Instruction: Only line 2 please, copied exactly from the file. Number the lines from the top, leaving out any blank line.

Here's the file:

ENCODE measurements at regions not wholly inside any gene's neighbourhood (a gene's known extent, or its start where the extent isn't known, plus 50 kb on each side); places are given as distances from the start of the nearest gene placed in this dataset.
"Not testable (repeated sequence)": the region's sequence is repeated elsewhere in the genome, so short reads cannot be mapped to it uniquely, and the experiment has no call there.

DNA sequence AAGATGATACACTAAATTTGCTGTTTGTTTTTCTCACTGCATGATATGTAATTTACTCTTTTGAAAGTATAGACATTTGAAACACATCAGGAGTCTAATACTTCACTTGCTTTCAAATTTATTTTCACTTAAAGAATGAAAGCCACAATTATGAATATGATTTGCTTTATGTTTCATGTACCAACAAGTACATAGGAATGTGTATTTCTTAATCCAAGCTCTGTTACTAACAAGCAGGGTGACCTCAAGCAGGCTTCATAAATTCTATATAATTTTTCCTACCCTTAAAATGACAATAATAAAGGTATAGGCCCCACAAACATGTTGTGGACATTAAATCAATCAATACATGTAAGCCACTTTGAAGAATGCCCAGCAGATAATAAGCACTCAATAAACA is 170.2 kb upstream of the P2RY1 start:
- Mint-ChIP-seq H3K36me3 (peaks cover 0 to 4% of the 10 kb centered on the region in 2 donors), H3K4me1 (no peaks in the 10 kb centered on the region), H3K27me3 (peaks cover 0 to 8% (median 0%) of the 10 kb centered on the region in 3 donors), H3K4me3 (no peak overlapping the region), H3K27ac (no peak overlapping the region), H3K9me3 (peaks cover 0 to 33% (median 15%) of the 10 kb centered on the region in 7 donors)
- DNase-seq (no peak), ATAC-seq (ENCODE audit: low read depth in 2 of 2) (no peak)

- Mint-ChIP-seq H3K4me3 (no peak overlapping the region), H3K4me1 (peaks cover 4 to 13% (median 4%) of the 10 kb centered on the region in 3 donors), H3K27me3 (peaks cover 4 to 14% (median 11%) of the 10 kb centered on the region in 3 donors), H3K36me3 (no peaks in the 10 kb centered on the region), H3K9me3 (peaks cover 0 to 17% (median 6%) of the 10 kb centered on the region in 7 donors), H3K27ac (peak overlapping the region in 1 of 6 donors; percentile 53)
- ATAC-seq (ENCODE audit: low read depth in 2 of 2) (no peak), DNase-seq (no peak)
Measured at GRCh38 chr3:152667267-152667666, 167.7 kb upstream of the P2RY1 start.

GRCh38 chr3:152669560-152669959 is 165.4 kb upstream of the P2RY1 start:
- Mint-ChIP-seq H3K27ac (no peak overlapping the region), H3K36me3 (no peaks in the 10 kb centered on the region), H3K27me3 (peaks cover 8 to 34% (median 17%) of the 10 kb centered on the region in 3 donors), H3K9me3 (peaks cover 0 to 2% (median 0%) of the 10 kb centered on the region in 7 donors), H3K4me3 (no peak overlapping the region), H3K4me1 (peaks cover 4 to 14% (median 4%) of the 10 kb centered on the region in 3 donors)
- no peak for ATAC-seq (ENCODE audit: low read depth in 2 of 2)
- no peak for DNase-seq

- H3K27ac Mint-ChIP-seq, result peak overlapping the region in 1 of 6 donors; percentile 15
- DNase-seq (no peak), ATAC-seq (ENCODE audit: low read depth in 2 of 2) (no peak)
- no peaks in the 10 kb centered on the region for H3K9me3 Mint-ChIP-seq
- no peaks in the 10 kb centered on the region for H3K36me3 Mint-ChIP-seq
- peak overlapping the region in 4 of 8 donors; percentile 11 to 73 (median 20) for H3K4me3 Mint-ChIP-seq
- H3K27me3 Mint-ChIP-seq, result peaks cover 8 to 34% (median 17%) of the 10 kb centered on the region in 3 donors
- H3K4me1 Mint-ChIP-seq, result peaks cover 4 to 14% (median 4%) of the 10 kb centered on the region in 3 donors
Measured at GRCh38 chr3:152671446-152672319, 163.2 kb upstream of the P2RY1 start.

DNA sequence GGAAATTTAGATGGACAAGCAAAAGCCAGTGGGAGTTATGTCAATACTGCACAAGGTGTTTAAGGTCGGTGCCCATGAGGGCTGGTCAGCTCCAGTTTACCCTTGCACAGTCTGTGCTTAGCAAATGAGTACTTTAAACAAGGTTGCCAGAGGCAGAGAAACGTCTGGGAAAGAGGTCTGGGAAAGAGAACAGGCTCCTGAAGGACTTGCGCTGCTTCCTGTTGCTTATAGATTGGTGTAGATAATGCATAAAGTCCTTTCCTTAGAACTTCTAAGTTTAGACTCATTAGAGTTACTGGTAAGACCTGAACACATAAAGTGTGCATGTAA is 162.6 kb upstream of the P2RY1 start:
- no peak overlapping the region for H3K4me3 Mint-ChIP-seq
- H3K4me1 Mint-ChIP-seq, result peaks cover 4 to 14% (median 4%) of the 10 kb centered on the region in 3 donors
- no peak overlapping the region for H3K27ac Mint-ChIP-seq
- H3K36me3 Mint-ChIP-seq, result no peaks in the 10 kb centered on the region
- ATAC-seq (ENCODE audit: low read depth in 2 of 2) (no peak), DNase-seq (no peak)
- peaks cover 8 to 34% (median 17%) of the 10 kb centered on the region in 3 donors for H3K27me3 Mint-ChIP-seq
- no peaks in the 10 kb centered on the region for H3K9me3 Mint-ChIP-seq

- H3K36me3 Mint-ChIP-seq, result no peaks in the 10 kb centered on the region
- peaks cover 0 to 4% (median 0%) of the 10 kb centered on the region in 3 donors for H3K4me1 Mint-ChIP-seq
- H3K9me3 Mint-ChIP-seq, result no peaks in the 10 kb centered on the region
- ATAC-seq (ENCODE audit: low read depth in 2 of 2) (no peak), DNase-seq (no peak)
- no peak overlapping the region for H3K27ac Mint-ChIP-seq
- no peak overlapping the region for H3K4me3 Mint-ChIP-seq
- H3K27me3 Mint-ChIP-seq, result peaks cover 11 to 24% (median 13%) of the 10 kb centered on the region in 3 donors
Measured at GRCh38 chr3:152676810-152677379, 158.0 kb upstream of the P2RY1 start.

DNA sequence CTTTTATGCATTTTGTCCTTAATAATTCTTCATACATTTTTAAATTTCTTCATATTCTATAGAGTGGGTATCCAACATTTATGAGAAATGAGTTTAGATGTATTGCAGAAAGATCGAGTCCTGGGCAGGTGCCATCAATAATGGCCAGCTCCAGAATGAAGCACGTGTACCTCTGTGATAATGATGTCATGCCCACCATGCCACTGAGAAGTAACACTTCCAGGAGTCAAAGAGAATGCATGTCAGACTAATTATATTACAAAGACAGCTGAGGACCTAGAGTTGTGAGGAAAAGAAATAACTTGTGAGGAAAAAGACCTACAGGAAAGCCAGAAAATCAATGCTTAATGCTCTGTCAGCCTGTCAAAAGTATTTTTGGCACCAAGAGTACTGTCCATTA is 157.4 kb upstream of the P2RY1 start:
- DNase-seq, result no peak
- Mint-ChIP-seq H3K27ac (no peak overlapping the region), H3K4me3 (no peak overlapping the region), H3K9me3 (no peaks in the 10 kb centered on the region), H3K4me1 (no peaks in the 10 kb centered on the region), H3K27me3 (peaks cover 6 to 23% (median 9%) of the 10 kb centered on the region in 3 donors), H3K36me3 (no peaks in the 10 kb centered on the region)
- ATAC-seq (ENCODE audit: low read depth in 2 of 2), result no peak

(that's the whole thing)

"Not testable (repeated sequence)": the region's sequence is repeated elsewhere in the genome, so short reads cannot be mapped to it uniquely, and the experiment has no call there.